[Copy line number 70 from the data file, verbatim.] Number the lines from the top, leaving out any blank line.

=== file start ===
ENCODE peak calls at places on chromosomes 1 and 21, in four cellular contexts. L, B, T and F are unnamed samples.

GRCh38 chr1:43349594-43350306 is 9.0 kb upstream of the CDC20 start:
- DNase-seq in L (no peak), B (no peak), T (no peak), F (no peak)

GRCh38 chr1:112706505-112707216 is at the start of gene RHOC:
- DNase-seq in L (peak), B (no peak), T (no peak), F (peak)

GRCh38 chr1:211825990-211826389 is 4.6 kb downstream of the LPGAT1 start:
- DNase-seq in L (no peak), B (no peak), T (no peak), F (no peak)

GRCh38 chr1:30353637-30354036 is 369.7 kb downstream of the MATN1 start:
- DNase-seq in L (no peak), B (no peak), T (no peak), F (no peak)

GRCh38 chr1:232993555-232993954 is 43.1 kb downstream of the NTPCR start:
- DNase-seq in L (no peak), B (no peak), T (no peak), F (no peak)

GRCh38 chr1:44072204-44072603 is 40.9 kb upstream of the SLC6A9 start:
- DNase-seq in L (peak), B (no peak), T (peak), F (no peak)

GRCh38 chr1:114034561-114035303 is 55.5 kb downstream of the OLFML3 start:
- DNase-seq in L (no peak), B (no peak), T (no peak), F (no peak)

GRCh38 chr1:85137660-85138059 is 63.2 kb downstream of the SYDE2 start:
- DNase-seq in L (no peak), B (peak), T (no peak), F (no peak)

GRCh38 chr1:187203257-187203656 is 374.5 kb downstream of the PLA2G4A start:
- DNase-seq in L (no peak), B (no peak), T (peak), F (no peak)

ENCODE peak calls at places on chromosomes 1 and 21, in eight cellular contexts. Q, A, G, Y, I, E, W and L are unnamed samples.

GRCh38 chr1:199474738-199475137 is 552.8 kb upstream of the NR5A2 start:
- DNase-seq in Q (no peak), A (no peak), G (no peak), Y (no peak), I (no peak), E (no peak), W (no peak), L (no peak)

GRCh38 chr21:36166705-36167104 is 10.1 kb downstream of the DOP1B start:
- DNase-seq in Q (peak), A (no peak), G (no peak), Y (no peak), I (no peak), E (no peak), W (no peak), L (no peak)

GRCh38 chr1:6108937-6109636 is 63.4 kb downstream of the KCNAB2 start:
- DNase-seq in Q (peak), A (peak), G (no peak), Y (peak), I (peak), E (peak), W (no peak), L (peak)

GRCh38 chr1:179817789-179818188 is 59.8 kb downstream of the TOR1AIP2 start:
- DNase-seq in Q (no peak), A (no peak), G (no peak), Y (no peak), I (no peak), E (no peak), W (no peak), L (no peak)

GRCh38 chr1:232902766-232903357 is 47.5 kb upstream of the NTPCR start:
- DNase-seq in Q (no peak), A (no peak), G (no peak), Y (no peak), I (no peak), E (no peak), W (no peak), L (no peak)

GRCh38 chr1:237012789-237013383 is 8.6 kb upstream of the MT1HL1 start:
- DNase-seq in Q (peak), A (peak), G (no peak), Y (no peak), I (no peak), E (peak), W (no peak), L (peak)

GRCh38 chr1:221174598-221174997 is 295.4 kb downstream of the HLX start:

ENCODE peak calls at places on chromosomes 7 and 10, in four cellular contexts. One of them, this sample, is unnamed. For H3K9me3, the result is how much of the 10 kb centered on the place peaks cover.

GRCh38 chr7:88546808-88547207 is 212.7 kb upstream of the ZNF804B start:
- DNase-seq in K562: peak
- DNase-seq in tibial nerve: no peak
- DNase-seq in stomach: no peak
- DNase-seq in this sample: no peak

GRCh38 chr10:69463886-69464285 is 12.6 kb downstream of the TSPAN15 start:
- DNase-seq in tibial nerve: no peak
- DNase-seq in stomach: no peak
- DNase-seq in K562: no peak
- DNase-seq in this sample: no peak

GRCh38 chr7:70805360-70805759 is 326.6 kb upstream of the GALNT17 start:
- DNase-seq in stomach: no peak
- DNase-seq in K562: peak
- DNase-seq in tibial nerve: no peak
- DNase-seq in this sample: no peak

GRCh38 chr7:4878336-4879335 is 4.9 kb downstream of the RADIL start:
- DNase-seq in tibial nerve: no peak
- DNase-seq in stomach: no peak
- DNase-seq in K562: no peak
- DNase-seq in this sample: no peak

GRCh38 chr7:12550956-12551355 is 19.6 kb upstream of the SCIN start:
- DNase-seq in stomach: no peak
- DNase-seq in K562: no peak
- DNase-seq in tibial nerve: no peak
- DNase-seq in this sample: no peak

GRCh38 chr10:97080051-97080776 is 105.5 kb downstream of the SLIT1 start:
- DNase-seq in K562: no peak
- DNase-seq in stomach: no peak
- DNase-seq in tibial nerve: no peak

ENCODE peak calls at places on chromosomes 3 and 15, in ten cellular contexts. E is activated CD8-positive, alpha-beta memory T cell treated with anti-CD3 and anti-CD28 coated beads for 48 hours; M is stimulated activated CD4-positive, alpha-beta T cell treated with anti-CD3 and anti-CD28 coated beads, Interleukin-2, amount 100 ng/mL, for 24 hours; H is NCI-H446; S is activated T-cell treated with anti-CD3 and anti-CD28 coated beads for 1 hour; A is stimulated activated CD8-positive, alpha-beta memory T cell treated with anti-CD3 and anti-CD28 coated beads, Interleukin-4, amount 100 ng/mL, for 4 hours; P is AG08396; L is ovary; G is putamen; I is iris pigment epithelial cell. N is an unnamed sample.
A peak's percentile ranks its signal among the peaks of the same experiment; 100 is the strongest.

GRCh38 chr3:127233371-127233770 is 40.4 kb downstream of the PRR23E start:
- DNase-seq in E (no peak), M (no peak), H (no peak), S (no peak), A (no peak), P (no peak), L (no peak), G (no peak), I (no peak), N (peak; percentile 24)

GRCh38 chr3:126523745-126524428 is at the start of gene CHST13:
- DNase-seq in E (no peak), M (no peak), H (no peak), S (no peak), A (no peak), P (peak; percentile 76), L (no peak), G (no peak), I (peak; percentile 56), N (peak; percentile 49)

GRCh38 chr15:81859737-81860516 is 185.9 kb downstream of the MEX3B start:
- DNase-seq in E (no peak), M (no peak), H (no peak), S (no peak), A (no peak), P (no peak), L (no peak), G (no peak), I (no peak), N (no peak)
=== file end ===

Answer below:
GRCh38 chr15:81859737-81860516 is 185.9 kb downstream of the MEX3B start: